Polmo Polpo (like hearts swelling, science of breathing)
Twine (self titled album is amazing.)
Valley of the Giants
posted by atom128 at 12:37 AM on May 12, 2006

Two very depressing canadian groups I'm fond of

Set fire to flames


Labradford have some quiet vocals on their early stuff, but less in the later works.
posted by backOfYourMind at 12:39 AM on May 12, 2006

Pärt's Fur Alina comes to mind, as do the late Beethoven quartets.

Cello is melancholy. You could undoubtedly get something out of Elgar's Cello Concerto, although that's orchestral rather than chamber. Bach's Cello Suites can lean melancholic, though that involves picking out the bits you want. For more experimental cello, I have a thing for Jorane's earlier albums, which are in Sigur Ros territory w/r/t/ vocals.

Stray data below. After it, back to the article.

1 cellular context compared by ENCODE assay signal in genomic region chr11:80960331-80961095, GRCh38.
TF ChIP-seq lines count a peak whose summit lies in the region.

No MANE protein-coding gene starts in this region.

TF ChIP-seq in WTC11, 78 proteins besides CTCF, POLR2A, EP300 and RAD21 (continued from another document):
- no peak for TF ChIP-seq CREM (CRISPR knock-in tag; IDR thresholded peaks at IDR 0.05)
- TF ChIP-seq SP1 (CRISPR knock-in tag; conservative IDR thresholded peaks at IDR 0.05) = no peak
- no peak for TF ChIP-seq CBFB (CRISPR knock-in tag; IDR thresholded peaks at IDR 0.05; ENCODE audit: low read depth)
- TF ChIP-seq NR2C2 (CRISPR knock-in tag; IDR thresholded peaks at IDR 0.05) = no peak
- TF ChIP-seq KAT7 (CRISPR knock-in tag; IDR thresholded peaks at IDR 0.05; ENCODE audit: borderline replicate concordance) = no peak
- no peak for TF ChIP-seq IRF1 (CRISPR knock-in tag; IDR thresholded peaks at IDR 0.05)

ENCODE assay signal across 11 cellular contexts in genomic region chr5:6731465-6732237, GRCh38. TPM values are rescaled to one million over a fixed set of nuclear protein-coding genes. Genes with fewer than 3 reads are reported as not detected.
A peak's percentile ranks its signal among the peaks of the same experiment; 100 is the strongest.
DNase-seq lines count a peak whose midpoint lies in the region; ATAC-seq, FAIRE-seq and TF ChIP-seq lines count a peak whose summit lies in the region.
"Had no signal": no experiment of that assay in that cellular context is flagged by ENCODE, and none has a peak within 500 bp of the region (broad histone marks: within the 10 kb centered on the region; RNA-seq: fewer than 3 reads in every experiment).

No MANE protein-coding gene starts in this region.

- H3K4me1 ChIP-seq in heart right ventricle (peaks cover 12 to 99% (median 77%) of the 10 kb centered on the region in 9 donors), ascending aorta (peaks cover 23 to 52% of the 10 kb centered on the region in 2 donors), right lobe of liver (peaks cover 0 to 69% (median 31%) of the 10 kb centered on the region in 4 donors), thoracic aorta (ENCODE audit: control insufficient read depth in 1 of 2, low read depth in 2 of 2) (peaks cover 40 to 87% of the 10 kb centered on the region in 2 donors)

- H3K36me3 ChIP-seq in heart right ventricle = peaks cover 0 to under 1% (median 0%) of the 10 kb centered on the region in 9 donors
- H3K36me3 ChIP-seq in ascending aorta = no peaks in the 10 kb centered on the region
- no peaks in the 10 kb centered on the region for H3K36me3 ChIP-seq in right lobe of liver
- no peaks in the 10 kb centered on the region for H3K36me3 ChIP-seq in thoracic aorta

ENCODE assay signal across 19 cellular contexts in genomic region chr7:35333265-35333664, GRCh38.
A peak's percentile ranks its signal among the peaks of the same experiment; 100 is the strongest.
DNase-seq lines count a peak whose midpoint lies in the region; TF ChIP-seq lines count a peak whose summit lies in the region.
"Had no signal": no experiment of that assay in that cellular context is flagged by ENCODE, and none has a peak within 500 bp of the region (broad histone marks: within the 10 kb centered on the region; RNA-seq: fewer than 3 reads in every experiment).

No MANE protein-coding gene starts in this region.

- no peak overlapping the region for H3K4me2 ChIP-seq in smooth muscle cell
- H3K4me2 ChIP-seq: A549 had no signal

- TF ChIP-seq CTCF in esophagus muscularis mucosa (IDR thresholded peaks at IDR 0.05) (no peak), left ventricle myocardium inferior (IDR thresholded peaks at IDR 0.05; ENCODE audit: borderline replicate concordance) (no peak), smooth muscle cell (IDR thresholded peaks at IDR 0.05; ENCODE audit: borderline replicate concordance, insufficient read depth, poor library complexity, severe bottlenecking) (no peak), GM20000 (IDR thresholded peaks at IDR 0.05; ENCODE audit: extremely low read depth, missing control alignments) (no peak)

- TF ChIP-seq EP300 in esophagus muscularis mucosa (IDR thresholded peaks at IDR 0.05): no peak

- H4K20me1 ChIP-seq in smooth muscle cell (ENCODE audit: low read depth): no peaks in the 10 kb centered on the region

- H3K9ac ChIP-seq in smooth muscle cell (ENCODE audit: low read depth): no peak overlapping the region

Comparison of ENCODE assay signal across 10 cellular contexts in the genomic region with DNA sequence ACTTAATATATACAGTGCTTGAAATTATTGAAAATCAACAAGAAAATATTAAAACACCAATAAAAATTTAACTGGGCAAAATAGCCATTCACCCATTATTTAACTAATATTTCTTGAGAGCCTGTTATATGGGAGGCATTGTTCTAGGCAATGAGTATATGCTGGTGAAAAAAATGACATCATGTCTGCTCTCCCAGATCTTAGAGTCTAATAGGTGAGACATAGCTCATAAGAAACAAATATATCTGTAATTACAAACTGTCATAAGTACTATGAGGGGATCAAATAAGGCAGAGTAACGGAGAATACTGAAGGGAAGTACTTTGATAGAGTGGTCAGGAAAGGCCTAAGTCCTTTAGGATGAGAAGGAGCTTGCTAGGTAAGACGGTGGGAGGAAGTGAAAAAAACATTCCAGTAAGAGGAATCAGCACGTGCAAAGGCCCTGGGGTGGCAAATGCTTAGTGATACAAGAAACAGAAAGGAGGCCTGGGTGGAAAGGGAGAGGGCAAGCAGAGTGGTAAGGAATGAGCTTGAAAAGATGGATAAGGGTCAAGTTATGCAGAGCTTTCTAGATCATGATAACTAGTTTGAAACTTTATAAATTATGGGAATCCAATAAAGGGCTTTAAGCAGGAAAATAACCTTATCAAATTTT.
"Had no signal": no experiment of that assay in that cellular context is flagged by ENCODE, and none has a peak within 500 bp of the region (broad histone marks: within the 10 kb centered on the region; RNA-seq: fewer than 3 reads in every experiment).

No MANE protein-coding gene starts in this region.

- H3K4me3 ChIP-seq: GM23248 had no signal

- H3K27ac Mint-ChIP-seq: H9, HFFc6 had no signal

And speaking of soundtracks, you could always try the Clint Mansell / Kronos Quartet Requiem For A Dream, as long as all sharp edges are locked away. It's been overused by sound editors in the past five years, but in a large dose, it does the trick.
posted by holgate at 1:01 AM on May 12, 2006

Anything by Arvo Part: Te Deum.

Although it's choral, I wouldn't classify it as vocal - less distinct.

comprises the Estonian Philharmonic Chamber Choir/Tallinn Chamber Orchestra.

Great thinking, musing music.
posted by strawberryviagra at 2:05 AM on May 12, 2006

Mentioned these in the thread about music to get tied up to... but very appropriate here -

Sigur Ros
Godspeed You Black Emperor!
A Silver Mount Zion

Also, shameless plug follows for a friends band (it is imho appropriate though):
posted by twistedonion at 3:01 AM on May 12, 2006 [1 favorite]

Coltrane - Alabama
The Dirty Three - Every Thing is Fucked
Gustav Mahler - Symphony No 9
Kind of Blue
Schubert Arpeggione Sonata
posted by thenextword at 3:21 AM on May 12, 2006

Philip Glass's violin concerto and 2nd string quartet
Shostakovich's 2nd piano sonata
Various permutations of Silver Mt Zion
posted by the duck by the oboe at 4:31 AM on May 12, 2006